I had an interesting discussion with a neighbor of a local vacation rental property recently regarding guest intrusion. Rather than complaining about noise, or overcrowding, or straying pets, he had what seemed to be a strange request. He wanted to know how he should approach a problem he experienced each summer – the knotty issue of over-friendly guests. What he wanted the owner to do was to speak to the incoming guests and explain that he lived in his property year-round, was retired, but he and his wife were not in constant holiday-mode and ready, or willing, to be entertained each week. In short he did not want to ‘make friends’ with a continuous flow of neighboring rental guests offering invitations for drinks or even a barbecue.
This was an unusual dilemma but I could easily see how the weekly arrival of yet another round of happy vacationers, eager to become locals for their short stay, could begin to become wearing after a while. The neighbor said that each week, at some point, the property guests would say hello over the garden fence or call to them as they sat on the deck having coffee. They would ask questions about where the nearest beach or dog walk was, how to get to the Farmer’s Market or even look for information on events in the area. The neighbor started to feel like an unpaid tour guide but did not want to be seen as aloof or unfriendly. He and his wife began to take their coffee indoors and only spend time on their deck or in their garden when the guests had gone out, until they realized this was not an answer to the guest intrusion problem.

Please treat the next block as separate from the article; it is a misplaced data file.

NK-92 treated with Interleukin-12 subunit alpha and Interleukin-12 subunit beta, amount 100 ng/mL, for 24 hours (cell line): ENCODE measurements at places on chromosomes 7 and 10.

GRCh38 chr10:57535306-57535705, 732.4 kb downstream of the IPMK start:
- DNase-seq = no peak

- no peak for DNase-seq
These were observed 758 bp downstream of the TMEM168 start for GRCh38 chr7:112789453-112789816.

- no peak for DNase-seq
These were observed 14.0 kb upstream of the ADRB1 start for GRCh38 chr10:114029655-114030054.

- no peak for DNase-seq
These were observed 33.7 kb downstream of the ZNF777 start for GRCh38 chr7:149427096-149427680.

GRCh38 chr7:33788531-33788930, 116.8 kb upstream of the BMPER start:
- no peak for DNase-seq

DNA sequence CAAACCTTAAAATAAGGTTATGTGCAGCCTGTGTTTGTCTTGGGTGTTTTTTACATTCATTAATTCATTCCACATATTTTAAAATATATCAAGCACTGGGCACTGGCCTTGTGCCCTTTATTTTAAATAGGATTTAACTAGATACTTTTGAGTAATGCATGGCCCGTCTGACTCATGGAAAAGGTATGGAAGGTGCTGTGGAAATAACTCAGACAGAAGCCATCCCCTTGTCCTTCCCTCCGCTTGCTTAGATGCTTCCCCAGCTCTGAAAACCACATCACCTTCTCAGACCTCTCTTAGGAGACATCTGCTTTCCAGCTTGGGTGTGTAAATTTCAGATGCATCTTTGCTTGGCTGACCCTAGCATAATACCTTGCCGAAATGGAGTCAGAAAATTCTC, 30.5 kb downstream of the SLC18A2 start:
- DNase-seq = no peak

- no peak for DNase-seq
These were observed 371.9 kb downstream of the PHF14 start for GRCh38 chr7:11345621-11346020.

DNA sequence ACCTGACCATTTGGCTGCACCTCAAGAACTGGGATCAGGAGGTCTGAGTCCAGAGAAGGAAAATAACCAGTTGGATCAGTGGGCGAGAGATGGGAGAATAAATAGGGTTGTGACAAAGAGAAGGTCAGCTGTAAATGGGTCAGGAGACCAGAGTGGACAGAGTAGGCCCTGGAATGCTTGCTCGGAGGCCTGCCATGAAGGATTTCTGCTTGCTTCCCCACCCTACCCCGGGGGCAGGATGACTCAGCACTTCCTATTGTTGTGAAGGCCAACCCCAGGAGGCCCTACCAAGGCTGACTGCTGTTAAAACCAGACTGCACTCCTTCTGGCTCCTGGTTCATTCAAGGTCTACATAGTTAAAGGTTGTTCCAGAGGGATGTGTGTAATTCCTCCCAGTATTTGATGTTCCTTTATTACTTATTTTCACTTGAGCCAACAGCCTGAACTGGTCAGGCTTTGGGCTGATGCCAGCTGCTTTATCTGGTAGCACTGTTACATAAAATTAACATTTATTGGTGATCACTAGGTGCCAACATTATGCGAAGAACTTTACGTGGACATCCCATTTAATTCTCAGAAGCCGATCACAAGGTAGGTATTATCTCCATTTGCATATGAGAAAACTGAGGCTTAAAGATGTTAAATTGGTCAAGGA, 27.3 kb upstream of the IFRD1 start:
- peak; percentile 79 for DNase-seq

I’ve stayed in vacation rentals in areas that have permanent residents as well as holiday homes, where the owner has given some pointers on respecting neighbors’ privacy and offered some guidelines on being a guest in the community as well as the property. In those situations we were gently advised in the Welcome Book that if we needed information on the area that was not provided in the copious tourist information, to call them and not seek answers from neighbors in the first instance.
As an owner myself, I accept a responsibility for protecting my close neighbors from any unwelcome intrusion by my guests whether it be from noise and disruption or from well-meaning overtures. Taking the time to talk to them and find out their expectations and concerns about your rental intentions is worthwhile and can create better relationships. Maybe they will enjoy the connection with visitors and welcome the diversion they bring, but if they don’t, finding out their views can be very helpful in addressing a potential situation.
This isn’t about telling guests not to be friendly to the neighbors – it’s simply about understanding the nature of a community and respecting that not everyone is on vacation at the same time they are. Addressing potential guest intrusion today, could save you headaches down the road.